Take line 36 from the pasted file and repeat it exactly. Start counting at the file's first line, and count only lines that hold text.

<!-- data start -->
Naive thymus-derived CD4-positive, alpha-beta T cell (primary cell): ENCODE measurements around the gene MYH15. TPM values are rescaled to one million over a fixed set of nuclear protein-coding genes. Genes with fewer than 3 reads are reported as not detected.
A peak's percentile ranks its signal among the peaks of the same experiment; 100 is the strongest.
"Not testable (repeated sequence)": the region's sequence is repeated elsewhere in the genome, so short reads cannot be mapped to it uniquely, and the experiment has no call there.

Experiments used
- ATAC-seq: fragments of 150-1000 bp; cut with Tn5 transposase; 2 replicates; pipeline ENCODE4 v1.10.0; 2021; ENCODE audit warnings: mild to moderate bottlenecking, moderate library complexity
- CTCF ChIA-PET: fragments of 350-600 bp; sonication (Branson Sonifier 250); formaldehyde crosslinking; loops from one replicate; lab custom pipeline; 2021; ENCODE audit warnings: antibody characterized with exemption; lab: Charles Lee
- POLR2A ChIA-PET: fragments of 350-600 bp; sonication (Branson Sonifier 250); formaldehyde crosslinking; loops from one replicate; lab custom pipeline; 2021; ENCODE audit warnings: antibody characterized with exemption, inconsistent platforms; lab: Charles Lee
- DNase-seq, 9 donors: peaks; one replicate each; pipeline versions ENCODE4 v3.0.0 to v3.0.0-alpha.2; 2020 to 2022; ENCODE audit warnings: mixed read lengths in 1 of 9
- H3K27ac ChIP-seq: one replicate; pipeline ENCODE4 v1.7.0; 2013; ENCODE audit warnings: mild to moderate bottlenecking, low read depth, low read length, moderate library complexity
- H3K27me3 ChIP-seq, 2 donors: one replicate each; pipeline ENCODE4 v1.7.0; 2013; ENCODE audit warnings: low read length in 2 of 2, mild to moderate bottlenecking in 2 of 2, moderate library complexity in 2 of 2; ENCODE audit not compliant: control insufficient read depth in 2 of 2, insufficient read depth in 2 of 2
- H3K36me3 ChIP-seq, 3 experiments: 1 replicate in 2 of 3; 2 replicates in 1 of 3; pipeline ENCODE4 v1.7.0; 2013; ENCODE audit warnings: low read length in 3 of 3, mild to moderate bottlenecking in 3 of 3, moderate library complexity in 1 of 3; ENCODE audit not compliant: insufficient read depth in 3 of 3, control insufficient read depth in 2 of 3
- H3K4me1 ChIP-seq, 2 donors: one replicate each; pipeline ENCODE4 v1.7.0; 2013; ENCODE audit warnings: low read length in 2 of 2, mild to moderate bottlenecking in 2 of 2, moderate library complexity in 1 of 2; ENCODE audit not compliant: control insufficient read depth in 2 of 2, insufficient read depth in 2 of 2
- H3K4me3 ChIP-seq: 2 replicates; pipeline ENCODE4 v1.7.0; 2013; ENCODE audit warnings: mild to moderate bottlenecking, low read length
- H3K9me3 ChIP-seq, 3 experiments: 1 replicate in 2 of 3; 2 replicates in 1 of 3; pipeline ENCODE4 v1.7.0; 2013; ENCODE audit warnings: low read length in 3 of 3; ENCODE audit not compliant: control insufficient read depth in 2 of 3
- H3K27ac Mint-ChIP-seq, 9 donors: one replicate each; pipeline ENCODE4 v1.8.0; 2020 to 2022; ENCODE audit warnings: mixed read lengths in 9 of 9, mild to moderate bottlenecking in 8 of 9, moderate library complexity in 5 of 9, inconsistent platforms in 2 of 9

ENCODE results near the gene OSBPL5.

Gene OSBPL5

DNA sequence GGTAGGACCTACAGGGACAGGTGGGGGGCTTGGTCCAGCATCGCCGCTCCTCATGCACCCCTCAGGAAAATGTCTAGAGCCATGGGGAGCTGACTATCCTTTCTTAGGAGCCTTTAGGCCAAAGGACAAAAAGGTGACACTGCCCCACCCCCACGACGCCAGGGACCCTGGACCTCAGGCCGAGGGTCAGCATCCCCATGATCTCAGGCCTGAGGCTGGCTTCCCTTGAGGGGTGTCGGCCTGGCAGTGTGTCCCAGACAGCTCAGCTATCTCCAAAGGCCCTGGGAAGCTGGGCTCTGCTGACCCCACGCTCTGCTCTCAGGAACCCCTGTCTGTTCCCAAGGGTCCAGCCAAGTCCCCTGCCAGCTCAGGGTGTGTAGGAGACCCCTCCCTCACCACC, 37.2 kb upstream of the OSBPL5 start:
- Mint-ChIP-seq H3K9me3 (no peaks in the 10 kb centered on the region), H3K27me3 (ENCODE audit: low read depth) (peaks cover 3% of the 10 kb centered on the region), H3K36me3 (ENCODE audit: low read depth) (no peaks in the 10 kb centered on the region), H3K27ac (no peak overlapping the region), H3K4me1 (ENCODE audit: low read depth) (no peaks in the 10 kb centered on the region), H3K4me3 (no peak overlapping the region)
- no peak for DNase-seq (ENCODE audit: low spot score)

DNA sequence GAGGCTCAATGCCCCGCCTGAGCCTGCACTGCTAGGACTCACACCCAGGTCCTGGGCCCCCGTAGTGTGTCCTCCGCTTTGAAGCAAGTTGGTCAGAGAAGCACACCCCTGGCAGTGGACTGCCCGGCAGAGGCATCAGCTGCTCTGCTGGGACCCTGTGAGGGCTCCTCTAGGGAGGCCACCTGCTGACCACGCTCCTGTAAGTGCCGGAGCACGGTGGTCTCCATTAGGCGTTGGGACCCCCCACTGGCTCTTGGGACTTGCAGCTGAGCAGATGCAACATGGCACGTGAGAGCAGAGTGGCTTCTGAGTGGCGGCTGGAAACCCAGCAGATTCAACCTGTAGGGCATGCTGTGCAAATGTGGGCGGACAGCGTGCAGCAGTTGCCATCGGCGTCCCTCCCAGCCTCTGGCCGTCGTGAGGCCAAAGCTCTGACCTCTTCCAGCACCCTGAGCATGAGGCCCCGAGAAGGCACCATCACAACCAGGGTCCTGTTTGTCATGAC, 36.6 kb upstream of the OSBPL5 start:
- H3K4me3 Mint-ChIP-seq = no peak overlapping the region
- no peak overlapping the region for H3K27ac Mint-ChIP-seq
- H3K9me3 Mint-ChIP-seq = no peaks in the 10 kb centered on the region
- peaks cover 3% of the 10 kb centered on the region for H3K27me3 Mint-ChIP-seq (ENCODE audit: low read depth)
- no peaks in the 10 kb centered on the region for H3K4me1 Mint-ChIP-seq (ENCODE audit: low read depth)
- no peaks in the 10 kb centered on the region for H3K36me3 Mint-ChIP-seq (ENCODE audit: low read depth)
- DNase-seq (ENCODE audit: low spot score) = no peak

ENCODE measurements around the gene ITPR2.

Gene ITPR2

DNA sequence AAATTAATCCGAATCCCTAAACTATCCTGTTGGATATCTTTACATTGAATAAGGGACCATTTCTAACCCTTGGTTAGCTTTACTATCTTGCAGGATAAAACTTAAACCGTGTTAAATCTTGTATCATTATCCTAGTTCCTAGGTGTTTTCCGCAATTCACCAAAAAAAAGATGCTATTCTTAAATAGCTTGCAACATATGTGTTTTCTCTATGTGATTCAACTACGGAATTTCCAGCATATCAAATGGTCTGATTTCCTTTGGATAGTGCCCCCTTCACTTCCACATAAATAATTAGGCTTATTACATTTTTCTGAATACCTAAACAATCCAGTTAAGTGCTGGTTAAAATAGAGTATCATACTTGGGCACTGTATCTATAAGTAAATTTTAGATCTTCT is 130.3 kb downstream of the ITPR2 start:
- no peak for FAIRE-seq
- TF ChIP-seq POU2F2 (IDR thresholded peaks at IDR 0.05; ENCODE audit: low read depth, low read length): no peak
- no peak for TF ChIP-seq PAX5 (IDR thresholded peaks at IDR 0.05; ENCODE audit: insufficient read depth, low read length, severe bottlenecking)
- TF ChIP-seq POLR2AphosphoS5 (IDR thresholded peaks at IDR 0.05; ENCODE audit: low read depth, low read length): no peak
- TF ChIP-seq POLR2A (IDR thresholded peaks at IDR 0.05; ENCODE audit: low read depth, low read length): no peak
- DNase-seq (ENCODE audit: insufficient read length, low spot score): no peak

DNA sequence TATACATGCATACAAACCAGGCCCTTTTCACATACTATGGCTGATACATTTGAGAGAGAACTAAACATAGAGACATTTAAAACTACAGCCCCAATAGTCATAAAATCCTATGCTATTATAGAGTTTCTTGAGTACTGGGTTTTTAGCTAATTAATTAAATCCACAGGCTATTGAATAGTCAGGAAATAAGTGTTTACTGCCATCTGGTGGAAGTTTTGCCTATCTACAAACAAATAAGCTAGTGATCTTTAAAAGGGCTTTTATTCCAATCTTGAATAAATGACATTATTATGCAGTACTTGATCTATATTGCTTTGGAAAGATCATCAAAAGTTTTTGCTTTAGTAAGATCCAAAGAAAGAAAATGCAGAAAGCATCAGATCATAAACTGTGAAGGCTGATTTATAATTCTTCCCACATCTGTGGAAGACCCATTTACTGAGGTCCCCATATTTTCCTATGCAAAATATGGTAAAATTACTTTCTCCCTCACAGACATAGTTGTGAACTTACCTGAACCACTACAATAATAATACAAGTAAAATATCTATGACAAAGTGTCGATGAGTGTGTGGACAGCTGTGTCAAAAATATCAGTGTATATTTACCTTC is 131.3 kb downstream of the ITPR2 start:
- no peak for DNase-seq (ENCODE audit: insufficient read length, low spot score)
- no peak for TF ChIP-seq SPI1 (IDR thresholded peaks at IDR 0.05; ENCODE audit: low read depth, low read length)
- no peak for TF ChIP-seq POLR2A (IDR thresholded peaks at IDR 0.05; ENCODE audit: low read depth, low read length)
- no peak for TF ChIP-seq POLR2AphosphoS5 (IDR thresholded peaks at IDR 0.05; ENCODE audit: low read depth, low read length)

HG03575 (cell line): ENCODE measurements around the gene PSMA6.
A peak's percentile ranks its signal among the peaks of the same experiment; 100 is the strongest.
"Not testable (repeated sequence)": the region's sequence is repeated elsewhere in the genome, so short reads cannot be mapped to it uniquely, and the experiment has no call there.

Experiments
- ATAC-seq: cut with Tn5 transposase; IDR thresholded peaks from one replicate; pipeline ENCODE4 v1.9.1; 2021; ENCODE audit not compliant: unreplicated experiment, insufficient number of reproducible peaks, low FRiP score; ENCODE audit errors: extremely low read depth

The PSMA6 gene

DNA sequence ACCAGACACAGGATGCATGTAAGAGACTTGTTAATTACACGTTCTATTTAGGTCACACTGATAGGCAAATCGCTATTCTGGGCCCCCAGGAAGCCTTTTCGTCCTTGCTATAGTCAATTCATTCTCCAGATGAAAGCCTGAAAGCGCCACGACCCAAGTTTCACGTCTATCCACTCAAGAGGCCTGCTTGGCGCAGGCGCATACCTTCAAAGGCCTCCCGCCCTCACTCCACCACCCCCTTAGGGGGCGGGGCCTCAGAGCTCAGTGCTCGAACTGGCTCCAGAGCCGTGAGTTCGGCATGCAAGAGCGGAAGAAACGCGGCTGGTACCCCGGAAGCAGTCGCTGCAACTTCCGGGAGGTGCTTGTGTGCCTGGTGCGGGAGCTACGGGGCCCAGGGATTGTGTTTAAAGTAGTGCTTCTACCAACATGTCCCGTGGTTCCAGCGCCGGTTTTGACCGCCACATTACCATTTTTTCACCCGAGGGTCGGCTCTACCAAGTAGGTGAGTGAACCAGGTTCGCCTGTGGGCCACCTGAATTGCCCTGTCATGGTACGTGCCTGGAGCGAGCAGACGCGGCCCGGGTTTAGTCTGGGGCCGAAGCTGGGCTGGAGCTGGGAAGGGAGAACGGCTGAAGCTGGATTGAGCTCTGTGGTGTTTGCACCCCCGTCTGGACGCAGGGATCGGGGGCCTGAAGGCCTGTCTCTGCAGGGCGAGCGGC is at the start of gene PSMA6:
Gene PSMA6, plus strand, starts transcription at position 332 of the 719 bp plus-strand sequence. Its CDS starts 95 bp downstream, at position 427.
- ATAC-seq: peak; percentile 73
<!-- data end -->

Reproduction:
- TF ChIP-seq POLR2A (IDR thresholded peaks at IDR 0.05; ENCODE audit: low read depth, low read length): no peak